Dec 13, '02As a new member, I feel like I just regressed back to the Dark Ages. One question for those who feel mom's job is to stay at home raising the children. If mom is staying at home fulfilling those duties, it would bring me to the conclusion that dad is financially supporting the household. Here's that one question. What if something happens to dad? Who makes that house payment, the utility payments, the payment for the minivan or SUV? I have always been an independent woman and now with a 3 month old baby - I am for the first time relying on my husband to support me while I go to school. I am going to be a CRNA because I want to know that I could support myself handsomely and be rewarded with being able to give my child/children the things that I never had. Plus setting a fine example is like icing on the cake.
Don't get me wrong. I'm a survivor, sure I could find ways to manage if something happened. But I am taking this opportunity to pursue a goal and let the rewards speak for themself when I'm finished. I would have to bake ALOT of brownies to beat that.
Dec 13, '02I have read this thread and have something to say....but, before I do so...let me give my background in a nutshell:
Planned on CRNA school in 1996 when I was married with no children. In the process of applying, I became pregnant. I took a(personal) choice of being a stay home mother, working on the weekends. These weekends that I worked, my husband watched our child. I stayed with my child for the first 3 years of her life, and then continued my quest for CRNA school.
I am presently in a program, with a child that is 4.5 years. It is difficult, but with good support (my husband) it is doable without compromising my child's growth and happiness. I believe it is the quality of time, not the quantity, that counts.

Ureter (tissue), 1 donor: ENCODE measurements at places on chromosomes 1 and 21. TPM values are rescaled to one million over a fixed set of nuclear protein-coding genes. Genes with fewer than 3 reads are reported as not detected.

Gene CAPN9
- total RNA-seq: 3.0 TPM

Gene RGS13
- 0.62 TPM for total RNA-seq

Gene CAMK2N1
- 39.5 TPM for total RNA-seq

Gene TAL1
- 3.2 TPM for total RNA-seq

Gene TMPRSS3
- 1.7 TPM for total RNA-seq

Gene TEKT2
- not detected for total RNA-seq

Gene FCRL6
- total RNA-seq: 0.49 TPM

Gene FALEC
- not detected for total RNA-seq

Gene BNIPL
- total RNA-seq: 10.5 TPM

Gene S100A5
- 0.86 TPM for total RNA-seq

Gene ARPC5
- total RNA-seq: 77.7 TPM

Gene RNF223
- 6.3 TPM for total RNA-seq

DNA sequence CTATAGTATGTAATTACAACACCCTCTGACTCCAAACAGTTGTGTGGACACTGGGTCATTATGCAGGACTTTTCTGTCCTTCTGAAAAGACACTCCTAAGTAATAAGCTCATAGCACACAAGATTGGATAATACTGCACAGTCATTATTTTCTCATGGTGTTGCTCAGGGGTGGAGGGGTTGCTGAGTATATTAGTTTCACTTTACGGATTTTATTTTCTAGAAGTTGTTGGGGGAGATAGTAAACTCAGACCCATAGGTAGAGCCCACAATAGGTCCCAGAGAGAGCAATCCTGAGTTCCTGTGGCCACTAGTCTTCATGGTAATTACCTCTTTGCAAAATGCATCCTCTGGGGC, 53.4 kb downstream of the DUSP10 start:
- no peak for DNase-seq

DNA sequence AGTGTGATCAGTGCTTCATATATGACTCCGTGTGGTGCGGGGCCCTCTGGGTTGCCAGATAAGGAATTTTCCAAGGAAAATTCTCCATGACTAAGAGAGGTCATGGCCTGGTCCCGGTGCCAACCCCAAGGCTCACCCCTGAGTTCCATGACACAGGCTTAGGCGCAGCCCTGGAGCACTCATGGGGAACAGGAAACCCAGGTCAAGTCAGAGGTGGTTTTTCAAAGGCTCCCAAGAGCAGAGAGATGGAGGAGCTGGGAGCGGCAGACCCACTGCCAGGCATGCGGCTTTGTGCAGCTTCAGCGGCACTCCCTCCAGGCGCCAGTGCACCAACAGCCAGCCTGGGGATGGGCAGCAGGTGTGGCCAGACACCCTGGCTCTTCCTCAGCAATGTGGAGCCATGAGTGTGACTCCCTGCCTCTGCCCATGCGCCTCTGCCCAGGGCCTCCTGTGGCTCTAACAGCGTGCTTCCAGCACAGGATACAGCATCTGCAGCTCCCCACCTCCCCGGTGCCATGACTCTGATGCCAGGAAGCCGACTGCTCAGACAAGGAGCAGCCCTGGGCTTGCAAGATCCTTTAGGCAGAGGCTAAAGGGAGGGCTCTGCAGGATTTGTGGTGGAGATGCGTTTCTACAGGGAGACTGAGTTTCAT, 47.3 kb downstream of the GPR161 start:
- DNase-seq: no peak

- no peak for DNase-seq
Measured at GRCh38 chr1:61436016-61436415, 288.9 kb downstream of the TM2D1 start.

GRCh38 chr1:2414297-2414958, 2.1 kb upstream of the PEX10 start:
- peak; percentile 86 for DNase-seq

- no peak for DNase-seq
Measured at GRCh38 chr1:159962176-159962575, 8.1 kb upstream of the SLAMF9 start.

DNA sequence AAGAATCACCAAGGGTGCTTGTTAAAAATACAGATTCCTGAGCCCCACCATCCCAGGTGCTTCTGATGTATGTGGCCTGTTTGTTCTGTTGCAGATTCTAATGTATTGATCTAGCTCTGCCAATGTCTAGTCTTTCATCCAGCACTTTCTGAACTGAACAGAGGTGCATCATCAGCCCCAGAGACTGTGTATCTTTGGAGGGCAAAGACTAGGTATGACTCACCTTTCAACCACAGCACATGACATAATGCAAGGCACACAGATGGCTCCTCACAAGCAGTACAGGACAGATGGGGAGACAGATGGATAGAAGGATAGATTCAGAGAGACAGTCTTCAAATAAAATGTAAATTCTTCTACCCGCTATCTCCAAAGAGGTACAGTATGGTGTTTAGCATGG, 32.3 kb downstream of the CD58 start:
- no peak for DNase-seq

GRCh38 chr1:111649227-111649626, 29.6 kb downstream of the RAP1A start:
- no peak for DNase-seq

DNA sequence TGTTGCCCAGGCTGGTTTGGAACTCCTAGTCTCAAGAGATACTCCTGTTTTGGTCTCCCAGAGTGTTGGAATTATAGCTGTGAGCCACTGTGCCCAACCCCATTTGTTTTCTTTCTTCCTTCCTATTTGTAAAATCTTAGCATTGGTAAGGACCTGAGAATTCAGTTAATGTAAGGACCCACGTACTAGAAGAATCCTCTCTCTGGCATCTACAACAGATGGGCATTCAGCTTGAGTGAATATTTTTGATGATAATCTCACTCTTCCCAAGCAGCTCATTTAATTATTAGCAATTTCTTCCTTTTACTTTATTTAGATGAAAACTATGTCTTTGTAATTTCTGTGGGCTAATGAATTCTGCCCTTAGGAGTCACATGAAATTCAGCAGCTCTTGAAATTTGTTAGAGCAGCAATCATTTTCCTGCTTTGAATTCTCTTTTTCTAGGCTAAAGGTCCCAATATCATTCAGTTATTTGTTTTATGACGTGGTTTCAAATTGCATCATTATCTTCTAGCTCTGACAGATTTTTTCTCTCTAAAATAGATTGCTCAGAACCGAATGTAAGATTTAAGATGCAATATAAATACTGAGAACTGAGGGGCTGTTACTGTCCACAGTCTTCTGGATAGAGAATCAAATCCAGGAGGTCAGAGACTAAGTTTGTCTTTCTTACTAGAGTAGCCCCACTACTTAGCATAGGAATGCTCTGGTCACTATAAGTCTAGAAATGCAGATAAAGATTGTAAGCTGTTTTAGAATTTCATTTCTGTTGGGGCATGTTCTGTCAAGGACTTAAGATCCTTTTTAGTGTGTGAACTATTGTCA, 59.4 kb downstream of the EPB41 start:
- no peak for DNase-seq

I have seen many different situations of families in this program, and it is working for all of them. (These include students with children from 8 months to 18.) But, I stress that each one of us, in the program, have difficult times at present and in the future. I know that the majority of students would put this program on hold, if they believed it was effecting their families in a negative way.
I have learned not to cast judgement on others in the program, but spend my energy on focusing what I am doing wrong (and how to change)....and foster on the things that are working for my child. It is difficult to be a good parent when you, yourself, are not happy with what you are and what you have not accomplished in life. We know that fostering our growth can only enhance the positive effects on our children. The list of positives is endless.
I look at all your responses with respect and will accept your choices.....but, we must remember that your choices are not ours...and ours are not yours.
Good luck to all of you!!!
Dec 13, '02I guess it is better to collect a welfare check and be home all day for the kids rather than go out to provide for them if you are a single parent! Even in the dark ages the poor worked as servants etc. to provide for their kids!Last edit by London88 on Dec 13, '02